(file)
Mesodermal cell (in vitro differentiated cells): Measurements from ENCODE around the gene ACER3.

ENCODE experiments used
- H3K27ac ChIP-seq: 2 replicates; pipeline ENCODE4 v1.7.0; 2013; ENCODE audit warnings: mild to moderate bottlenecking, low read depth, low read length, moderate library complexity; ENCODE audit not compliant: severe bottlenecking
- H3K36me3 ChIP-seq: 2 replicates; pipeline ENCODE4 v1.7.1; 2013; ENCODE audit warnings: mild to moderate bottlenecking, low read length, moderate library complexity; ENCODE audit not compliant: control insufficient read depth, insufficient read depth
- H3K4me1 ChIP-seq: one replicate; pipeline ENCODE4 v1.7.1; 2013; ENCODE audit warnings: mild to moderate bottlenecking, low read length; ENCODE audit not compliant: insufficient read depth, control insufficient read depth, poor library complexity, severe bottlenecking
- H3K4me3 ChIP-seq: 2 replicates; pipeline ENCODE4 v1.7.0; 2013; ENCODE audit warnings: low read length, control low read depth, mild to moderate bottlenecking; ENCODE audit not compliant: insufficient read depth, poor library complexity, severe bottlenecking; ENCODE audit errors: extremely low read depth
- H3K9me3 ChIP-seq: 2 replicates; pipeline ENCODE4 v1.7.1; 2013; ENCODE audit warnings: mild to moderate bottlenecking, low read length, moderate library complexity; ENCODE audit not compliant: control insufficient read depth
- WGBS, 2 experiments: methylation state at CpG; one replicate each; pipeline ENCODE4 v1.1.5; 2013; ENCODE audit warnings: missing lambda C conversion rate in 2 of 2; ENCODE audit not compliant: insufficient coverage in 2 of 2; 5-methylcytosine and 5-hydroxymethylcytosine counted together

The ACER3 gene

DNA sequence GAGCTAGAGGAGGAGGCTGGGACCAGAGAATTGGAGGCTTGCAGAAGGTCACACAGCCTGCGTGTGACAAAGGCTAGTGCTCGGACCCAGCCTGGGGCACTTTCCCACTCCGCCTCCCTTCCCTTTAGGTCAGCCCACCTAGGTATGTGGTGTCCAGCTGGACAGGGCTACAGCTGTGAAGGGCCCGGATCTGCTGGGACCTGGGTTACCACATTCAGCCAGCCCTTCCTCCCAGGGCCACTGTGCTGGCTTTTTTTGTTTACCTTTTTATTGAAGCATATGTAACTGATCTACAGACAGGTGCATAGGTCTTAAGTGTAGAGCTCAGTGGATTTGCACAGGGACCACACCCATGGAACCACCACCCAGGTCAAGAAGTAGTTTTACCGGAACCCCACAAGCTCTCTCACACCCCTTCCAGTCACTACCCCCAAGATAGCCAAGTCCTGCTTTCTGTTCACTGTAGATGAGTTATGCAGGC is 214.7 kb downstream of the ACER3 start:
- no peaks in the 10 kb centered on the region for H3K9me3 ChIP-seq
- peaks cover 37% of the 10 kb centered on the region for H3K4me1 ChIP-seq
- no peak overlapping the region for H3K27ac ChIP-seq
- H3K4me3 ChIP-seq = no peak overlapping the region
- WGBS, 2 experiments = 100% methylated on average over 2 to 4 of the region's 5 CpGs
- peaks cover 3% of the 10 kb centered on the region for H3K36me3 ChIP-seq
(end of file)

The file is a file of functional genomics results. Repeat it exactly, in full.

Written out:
Mesodermal cell (in vitro differentiated cells): Measurements from ENCODE around the gene ACER3.

ENCODE experiments used
- H3K27ac ChIP-seq: 2 replicates; pipeline ENCODE4 v1.7.0; 2013; ENCODE audit warnings: mild to moderate bottlenecking, low read depth, low read length, moderate library complexity; ENCODE audit not compliant: severe bottlenecking
- H3K36me3 ChIP-seq: 2 replicates; pipeline ENCODE4 v1.7.1; 2013; ENCODE audit warnings: mild to moderate bottlenecking, low read length, moderate library complexity; ENCODE audit not compliant: control insufficient read depth, insufficient read depth
- H3K4me1 ChIP-seq: one replicate; pipeline ENCODE4 v1.7.1; 2013; ENCODE audit warnings: mild to moderate bottlenecking, low read length; ENCODE audit not compliant: insufficient read depth, control insufficient read depth, poor library complexity, severe bottlenecking
- H3K4me3 ChIP-seq: 2 replicates; pipeline ENCODE4 v1.7.0; 2013; ENCODE audit warnings: low read length, control low read depth, mild to moderate bottlenecking; ENCODE audit not compliant: insufficient read depth, poor library complexity, severe bottlenecking; ENCODE audit errors: extremely low read depth
- H3K9me3 ChIP-seq: 2 replicates; pipeline ENCODE4 v1.7.1; 2013; ENCODE audit warnings: mild to moderate bottlenecking, low read length, moderate library complexity; ENCODE audit not compliant: control insufficient read depth
- WGBS, 2 experiments: methylation state at CpG; one replicate each; pipeline ENCODE4 v1.1.5; 2013; ENCODE audit warnings: missing lambda C conversion rate in 2 of 2; ENCODE audit not compliant: insufficient coverage in 2 of 2; 5-methylcytosine and 5-hydroxymethylcytosine counted together

The ACER3 gene

DNA sequence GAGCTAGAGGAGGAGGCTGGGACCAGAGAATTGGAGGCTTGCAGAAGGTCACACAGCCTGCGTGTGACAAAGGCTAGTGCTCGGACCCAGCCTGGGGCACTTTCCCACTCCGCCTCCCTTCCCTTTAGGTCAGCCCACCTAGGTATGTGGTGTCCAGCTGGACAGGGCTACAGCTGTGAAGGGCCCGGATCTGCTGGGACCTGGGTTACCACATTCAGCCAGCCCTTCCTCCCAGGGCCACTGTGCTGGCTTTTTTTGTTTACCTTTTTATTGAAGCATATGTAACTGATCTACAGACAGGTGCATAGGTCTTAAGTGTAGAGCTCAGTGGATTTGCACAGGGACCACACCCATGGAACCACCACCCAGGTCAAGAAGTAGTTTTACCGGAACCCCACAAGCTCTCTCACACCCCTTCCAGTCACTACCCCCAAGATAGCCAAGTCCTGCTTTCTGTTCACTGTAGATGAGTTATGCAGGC is 214.7 kb downstream of the ACER3 start:
- no peaks in the 10 kb centered on the region for H3K9me3 ChIP-seq
- peaks cover 37% of the 10 kb centered on the region for H3K4me1 ChIP-seq
- no peak overlapping the region for H3K27ac ChIP-seq
- H3K4me3 ChIP-seq = no peak overlapping the region
- WGBS, 2 experiments = 100% methylated on average over 2 to 4 of the region's 5 CpGs
- peaks cover 3% of the 10 kb centered on the region for H3K36me3 ChIP-seq